Leptin's presence in our system helps us to naturally sense when the body does not need to consume extra food. Leptin actually helps us to follow and understand the signals transmitted from the hypothalamus of the brain. In addition, this protein hormone also helps us to select the type of food we ought to consume and puts a ceiling on the amount of food we should eat to maintain a healthy body and mind. In fact, if we were able to follow all the suggestions sent from the hypothalamus in this connection precisely, we would certainly have lesser problems related to body weight and remain physically fit. We are fortunate that it is possible to train our minds afresh so that we are able to pay heed to the physical suggestions that start as soon as leptin is produced in our system. By doing so, we can certainly alter our eating habits so that the body produces sufficient energy needed by it to undertake all functions effectively on a regular basis.
Leptin is also beneficial for thin people having too little body fat. Such people can gain from leptin which helps to control their body weight by means of regulating their appetite as well as making the optimum use of energy stored in their body. On the other hand, people who have excess body weight can often face problems if the concentration of leptin is high in their bloodstream. Elevated level of leptin in overweight people's bloodstream can result in health conditions like anorexia (absence of appetite), obsession with food, bulimia and even a sluggish metabolic process.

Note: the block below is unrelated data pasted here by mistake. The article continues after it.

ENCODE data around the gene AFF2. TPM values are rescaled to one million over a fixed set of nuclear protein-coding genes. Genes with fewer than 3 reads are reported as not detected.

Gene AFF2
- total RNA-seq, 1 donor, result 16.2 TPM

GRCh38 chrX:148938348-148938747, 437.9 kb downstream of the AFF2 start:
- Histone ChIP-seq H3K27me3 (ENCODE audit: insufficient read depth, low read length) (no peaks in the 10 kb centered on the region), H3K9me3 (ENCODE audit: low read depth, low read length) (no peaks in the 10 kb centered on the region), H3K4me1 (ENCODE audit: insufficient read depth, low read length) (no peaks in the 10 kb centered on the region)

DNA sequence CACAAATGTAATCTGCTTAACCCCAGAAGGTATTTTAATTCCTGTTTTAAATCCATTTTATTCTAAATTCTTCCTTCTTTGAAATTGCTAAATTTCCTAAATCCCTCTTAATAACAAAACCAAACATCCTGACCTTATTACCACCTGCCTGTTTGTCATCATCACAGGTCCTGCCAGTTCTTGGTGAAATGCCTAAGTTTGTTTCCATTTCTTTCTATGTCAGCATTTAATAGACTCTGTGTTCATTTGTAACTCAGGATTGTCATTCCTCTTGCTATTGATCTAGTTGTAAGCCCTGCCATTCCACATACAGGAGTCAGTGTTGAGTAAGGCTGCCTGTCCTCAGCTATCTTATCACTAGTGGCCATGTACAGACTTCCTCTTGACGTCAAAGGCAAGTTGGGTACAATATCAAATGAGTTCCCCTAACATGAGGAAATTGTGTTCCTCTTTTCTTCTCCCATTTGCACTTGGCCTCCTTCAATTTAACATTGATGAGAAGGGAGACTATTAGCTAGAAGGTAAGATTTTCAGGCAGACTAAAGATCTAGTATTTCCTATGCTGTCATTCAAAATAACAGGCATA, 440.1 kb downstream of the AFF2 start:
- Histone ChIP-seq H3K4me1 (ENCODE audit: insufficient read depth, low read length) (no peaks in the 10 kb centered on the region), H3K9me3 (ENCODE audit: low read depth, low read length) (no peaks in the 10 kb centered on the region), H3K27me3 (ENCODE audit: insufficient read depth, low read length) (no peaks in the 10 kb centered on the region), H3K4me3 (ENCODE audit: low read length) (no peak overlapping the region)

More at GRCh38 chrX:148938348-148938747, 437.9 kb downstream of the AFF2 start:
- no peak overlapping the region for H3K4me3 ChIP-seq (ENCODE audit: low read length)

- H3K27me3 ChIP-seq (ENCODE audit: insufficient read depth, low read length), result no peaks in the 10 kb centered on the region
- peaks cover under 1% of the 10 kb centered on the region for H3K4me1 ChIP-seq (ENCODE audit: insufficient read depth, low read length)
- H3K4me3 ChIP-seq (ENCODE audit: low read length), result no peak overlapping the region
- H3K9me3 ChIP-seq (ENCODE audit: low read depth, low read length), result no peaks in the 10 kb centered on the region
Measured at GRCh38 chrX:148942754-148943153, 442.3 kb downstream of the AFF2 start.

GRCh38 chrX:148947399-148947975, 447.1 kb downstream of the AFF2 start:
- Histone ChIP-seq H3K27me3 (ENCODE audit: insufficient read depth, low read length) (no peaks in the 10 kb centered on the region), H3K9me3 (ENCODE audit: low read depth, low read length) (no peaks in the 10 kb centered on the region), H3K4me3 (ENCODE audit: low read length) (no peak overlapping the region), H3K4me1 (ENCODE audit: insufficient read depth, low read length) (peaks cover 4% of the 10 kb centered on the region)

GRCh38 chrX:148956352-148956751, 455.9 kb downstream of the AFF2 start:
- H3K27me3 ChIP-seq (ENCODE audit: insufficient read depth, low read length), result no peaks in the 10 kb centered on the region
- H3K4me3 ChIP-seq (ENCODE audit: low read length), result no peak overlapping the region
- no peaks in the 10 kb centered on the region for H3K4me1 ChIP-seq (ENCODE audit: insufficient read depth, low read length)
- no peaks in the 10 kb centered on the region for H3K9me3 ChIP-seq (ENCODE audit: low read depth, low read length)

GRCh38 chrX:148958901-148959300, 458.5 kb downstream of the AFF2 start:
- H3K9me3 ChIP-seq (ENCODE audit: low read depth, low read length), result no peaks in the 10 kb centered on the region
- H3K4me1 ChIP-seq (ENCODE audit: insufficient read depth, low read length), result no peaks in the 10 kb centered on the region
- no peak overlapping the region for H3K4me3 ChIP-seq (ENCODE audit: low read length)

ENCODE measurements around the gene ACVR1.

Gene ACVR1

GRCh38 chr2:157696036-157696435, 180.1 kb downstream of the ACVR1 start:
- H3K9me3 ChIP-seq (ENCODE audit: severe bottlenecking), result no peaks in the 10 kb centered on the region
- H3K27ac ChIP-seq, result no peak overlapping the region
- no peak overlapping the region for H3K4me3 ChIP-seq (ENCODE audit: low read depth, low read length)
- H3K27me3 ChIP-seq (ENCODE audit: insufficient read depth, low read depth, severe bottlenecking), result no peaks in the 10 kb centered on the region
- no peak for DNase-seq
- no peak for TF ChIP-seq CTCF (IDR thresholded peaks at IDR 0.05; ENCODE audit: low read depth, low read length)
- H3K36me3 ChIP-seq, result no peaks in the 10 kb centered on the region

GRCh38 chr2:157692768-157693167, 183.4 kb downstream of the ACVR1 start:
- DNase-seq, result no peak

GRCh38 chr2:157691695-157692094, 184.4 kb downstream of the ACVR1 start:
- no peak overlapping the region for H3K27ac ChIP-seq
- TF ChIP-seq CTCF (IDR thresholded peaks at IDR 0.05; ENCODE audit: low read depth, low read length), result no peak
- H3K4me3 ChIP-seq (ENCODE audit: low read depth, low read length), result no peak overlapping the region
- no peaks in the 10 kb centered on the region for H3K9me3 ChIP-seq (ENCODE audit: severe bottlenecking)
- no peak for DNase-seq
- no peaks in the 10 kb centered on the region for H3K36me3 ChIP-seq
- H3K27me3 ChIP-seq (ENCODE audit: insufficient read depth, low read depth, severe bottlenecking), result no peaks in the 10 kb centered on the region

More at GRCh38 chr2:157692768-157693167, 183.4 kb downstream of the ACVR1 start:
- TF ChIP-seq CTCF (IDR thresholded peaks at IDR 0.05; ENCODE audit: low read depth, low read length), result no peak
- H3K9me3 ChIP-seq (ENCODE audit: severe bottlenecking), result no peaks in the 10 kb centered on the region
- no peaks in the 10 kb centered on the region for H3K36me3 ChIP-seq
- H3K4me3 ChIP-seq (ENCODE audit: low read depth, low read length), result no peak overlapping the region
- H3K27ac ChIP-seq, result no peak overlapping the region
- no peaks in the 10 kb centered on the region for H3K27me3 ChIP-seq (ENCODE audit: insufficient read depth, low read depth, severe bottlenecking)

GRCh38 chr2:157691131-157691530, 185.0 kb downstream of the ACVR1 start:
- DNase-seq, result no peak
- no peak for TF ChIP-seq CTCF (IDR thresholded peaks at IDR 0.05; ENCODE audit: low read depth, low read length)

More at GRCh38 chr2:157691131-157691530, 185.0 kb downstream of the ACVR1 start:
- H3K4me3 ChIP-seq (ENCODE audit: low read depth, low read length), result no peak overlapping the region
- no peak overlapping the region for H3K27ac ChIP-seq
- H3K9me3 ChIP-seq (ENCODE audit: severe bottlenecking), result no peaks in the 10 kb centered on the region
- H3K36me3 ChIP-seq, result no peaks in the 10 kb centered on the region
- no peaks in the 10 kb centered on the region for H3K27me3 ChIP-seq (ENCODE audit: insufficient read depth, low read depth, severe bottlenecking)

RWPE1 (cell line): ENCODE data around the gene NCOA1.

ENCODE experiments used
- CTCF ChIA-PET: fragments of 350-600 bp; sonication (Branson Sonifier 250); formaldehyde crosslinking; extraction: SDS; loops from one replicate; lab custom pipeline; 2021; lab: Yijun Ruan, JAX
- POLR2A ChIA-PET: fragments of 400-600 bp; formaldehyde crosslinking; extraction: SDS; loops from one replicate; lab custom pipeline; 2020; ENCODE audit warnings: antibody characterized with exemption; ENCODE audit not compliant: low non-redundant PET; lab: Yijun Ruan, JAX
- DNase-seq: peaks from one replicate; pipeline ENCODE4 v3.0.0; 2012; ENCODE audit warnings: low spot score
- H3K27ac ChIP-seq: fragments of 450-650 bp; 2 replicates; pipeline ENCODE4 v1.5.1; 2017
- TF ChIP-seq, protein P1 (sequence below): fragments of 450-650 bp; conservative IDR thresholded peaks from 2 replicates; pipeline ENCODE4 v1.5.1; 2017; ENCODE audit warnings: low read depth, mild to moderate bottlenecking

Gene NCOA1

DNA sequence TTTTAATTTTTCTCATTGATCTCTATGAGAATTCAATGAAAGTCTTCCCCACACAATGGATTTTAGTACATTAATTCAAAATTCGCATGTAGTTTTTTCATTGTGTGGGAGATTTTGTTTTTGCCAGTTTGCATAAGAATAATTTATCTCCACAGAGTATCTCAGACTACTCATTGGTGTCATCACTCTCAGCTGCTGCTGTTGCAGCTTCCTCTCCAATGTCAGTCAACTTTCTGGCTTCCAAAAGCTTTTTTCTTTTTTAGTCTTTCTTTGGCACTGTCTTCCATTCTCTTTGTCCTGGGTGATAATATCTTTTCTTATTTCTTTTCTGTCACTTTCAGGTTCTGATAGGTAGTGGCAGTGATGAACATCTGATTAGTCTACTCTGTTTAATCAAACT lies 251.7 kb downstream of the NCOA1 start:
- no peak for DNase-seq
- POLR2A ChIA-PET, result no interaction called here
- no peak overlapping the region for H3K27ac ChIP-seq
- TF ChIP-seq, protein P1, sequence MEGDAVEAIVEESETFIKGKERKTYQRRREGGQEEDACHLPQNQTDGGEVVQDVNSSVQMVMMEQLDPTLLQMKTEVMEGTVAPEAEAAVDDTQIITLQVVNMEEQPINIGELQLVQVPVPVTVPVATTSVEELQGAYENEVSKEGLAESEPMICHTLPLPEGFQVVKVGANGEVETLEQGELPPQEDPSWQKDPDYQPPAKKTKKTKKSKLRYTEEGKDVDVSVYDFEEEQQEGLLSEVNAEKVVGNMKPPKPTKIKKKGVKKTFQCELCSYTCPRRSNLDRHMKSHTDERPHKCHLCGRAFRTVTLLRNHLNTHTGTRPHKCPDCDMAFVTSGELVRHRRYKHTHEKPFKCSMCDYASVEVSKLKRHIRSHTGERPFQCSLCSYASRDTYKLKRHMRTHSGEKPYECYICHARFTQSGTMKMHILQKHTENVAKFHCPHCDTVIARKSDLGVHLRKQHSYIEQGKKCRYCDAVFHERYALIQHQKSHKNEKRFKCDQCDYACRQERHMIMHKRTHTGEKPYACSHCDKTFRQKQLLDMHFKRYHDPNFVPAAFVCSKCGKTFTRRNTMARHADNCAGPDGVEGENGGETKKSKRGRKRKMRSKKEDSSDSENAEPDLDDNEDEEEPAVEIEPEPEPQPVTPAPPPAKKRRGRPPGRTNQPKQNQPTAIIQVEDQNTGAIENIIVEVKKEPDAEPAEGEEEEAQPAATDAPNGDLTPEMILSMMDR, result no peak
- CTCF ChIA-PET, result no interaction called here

In the beginning, it was thought that fat tissues in the body released leptin and its circulation in the bloodstream depended on the total quantity of fat tissues in one's body. However, this perception has changed and now it is believed that this hormone has multiple functions and it produced by a variety of organs and tissues in our body, including the kidneys, stomach, placenta and even the salivary glands.
It is important to note that leptin is among the four major hormones in our body that are responsible for our body weight. The synthesis of this hormone takes place in the fat tissues in our body, while higher concentrations of leptin receptors are found in the hippocampus and hypothalamus regions of the brain. The production of leptin is directly proportional to our body’s fat content. Therefore, individuals having more body fat will produce more leptin. Various organs and tissues produce leptin and release it in our bloodstream, which transports this protein hormone to the brain. In the brain, it transmits satiety or fullness signals to the brain’s hypothalamus region.
In fact, leptin lets the brain know that sufficient amount of fat is stored in our body and, hence, there is no need to consume additional food. This, in turn, helps us to burn calorie in a normal manner.
It has been established that people who chronically have a high concentration of leptin in their bloodstream are most likely to suffer from one or more conditions like overeating, obesity as well as inflammation-related ailments such as hypertension, heart disease and metabolic syndrome. Some people may also suffer from leptin resistance - a condition that results in the arteries becoming hardened. Leptin resistance also has an adverse effect on the growth of our bones and blood vessels, the reproductive system as well as the immune system.